To modify a field in an existing entry in mongoose, what is the difference between using

model = new Model([...])
model.field = 'new value';

and this

Model.update({[...]}, {$set: {field: 'new value'});

The reason I'm asking this question is because of someone's suggestion to an issue I posted yesterday: NodeJS and Mongo - Unexpected behaviors when multiple users send requests simultaneously. The person suggested to use update instead of save, and I'm not yet completely sure why it would make a difference.


  • 1
    I often think one of the great strengths of open source is that you can "step into" the library and see how it ticks. The Mongoose docs even have a "show source" link for many functions. Mar 9, 2014 at 13:04
  • 2
    model = new Model(...) isn't going to update anything, because it creates a new document. I think the question would be better without that confusion. Apr 20, 2016 at 6:10

4 Answers 4


Two concepts first. Your application is the Client, Mongodb is the Server.

The main difference is that with .save() you already have an object in your client side code or had to retrieve the data from the server before you are writing it back, and you are writing back the whole thing.

On the other hand .update() does not require the data to be loaded to the client from the server. All of the interaction happens server side without retrieving to the client.So .update() can be very efficient in this way when you are adding content to existing documents.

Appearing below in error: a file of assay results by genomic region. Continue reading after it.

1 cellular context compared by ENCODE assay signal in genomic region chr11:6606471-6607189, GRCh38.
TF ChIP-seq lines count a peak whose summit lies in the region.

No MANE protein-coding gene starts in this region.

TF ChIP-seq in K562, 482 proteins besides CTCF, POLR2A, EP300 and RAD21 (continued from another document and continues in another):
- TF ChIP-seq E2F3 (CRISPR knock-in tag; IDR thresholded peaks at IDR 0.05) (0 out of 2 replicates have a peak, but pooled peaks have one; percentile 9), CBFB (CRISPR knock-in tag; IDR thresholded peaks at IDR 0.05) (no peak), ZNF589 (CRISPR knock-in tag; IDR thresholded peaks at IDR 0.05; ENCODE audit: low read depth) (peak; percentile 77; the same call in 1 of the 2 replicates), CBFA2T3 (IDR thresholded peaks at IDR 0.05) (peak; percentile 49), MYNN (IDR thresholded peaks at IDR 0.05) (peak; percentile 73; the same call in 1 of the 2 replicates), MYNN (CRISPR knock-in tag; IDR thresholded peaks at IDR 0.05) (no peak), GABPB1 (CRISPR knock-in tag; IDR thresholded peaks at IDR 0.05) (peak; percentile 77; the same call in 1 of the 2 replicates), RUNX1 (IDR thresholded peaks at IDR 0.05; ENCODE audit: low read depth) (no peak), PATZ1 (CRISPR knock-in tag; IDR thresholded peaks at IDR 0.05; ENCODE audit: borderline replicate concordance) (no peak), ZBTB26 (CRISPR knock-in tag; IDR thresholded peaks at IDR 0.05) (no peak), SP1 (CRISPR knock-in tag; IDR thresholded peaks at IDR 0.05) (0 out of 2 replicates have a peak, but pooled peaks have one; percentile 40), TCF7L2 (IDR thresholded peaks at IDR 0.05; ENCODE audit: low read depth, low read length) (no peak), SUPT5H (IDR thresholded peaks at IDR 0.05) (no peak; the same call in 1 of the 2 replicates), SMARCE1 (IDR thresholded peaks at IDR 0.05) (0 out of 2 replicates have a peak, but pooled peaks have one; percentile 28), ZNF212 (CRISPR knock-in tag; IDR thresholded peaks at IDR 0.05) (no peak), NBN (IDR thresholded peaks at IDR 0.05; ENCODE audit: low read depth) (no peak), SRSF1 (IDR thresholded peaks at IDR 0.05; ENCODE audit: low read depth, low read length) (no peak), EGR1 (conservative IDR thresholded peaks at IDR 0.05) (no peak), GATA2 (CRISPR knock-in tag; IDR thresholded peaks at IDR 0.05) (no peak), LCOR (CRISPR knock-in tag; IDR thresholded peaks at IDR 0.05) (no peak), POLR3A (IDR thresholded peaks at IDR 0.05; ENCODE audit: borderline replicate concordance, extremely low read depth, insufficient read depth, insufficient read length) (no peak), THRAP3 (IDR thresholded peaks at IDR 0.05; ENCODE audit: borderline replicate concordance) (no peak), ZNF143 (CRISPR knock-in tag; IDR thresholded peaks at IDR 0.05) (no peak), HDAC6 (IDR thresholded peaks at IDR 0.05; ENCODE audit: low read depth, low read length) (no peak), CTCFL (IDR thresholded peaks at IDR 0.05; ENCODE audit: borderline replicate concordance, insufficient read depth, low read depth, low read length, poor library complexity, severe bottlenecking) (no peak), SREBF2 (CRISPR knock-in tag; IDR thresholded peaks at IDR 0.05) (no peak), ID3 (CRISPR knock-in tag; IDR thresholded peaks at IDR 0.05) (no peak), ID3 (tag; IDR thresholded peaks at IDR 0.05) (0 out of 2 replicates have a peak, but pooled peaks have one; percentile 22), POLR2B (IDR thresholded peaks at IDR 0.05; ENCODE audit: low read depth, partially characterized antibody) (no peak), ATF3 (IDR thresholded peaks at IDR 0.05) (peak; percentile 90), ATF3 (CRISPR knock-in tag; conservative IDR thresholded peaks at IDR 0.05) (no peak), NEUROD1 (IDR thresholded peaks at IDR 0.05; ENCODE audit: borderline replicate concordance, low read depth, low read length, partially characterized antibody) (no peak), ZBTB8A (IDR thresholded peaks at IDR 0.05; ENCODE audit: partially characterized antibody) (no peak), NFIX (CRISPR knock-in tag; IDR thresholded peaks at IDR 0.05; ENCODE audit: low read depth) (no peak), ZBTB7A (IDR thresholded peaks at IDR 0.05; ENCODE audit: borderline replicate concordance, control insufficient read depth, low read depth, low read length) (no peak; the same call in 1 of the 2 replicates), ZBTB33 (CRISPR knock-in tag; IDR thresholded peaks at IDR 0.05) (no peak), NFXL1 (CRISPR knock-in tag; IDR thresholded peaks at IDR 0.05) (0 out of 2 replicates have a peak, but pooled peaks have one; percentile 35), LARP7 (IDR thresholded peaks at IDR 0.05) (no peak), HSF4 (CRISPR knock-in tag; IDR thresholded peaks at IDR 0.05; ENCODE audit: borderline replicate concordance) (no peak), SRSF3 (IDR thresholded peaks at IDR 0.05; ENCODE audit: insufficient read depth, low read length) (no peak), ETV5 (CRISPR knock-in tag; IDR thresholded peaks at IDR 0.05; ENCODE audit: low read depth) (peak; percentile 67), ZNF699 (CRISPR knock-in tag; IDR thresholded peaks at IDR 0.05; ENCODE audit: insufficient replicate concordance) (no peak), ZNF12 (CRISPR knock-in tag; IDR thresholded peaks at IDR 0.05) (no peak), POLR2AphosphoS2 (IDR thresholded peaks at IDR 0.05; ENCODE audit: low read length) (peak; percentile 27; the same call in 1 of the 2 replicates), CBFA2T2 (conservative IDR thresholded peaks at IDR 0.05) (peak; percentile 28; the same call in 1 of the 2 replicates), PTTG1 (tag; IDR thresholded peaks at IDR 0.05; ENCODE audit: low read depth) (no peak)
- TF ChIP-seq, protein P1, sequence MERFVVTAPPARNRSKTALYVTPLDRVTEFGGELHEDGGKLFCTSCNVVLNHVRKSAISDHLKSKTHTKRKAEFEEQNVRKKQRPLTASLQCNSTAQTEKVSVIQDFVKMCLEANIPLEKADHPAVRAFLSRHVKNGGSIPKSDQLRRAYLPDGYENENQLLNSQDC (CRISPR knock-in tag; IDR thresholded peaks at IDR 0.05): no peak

In addition, there is the multi parameter to .update() that allows the actions to be performed on more than one document that matches the query condition.

There are some things in convenience methods that you lose when using .update() as a call, but the benefits for certain operations is the "trade-off" you have to bear. For more information on this, and the options available, see the documentation.

In short .save() is a client side interface, .update() is server side.

  • 18
    This is a GREAT answer. You gave context information, which is exactly what usually is missing from top-grade guides and tutorials...
    – MarcoS
    Sep 28, 2015 at 7:31
  • 1
    one other multi parameter I found useful, and which actually led me to this question, is upsert (boolean, defaults to false) which when set to true, automatically creates a new document when the query condition is not met. Jul 10, 2016 at 3:23
  • 2
    Another useful thing to know is that save() triggers the default validations while update requires you to turn runValidators on. But even in that case runValidators will only come into effect if you use certain keywords (mongoosejs.com/docs/validation.html#update-validators): "One final detail worth noting: update validators only run on $set and $unset operations (and $push and $addToSet in >= 4.8.0). For instance, the below update will succeed, regardless of the value of number, because update validators ignore $inc."
    – IroNEDR
    Aug 4, 2017 at 11:41
  • 12
    IMPORTANT NOTE .save() does notwrite back the whole thing”; it diffs the document and only sends the fields that have actually changed. So it is okay to be used to make a tiny change on the database, as with .update(). Feb 3, 2018 at 1:23
  • 2
    @iss42 Here it is. github.com/Automattic/mongoose/blob/… May 1, 2018 at 18:05